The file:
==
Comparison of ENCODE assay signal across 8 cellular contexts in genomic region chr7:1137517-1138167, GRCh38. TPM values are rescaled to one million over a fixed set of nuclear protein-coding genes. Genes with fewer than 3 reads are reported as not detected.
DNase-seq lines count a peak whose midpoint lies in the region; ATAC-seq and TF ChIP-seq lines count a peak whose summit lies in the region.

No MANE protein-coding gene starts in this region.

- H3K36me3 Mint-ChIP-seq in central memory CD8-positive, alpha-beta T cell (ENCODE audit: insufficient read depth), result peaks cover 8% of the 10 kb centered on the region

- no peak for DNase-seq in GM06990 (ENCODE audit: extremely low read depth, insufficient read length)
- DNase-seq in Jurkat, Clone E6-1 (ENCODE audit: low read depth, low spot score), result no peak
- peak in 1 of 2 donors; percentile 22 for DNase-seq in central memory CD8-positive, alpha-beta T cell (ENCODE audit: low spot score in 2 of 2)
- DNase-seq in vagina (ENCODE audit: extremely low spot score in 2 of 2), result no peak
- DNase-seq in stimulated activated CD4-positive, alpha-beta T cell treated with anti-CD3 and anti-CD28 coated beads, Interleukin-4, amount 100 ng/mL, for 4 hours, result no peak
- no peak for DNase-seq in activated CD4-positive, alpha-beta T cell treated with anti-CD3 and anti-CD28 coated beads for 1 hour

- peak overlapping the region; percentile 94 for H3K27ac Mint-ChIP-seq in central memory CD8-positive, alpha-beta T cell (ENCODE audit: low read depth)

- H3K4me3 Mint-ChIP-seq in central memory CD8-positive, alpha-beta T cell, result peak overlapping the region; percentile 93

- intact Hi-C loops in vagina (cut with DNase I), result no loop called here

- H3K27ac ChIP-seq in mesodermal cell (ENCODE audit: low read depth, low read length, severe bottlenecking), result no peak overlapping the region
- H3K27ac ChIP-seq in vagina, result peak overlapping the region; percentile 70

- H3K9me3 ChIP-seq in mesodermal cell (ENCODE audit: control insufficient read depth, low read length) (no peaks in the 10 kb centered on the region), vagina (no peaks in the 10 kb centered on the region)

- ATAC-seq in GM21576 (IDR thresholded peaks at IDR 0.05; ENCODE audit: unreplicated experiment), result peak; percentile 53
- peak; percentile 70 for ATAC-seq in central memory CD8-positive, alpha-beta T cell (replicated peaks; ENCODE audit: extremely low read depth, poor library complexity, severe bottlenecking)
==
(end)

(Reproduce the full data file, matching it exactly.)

Comparison of ENCODE assay signal across 8 cellular contexts in genomic region chr7:1137517-1138167, GRCh38. TPM values are rescaled to one million over a fixed set of nuclear protein-coding genes. Genes with fewer than 3 reads are reported as not detected.
DNase-seq lines count a peak whose midpoint lies in the region; ATAC-seq and TF ChIP-seq lines count a peak whose summit lies in the region.

No MANE protein-coding gene starts in this region.

- H3K36me3 Mint-ChIP-seq in central memory CD8-positive, alpha-beta T cell (ENCODE audit: insufficient read depth), result peaks cover 8% of the 10 kb centered on the region

- no peak for DNase-seq in GM06990 (ENCODE audit: extremely low read depth, insufficient read length)
- DNase-seq in Jurkat, Clone E6-1 (ENCODE audit: low read depth, low spot score), result no peak
- peak in 1 of 2 donors; percentile 22 for DNase-seq in central memory CD8-positive, alpha-beta T cell (ENCODE audit: low spot score in 2 of 2)
- DNase-seq in vagina (ENCODE audit: extremely low spot score in 2 of 2), result no peak
- DNase-seq in stimulated activated CD4-positive, alpha-beta T cell treated with anti-CD3 and anti-CD28 coated beads, Interleukin-4, amount 100 ng/mL, for 4 hours, result no peak
- no peak for DNase-seq in activated CD4-positive, alpha-beta T cell treated with anti-CD3 and anti-CD28 coated beads for 1 hour

- peak overlapping the region; percentile 94 for H3K27ac Mint-ChIP-seq in central memory CD8-positive, alpha-beta T cell (ENCODE audit: low read depth)

- H3K4me3 Mint-ChIP-seq in central memory CD8-positive, alpha-beta T cell, result peak overlapping the region; percentile 93

- intact Hi-C loops in vagina (cut with DNase I), result no loop called here

- H3K27ac ChIP-seq in mesodermal cell (ENCODE audit: low read depth, low read length, severe bottlenecking), result no peak overlapping the region
- H3K27ac ChIP-seq in vagina, result peak overlapping the region; percentile 70

- H3K9me3 ChIP-seq in mesodermal cell (ENCODE audit: control insufficient read depth, low read length) (no peaks in the 10 kb centered on the region), vagina (no peaks in the 10 kb centered on the region)

- ATAC-seq in GM21576 (IDR thresholded peaks at IDR 0.05; ENCODE audit: unreplicated experiment), result peak; percentile 53
- peak; percentile 70 for ATAC-seq in central memory CD8-positive, alpha-beta T cell (replicated peaks; ENCODE audit: extremely low read depth, poor library complexity, severe bottlenecking)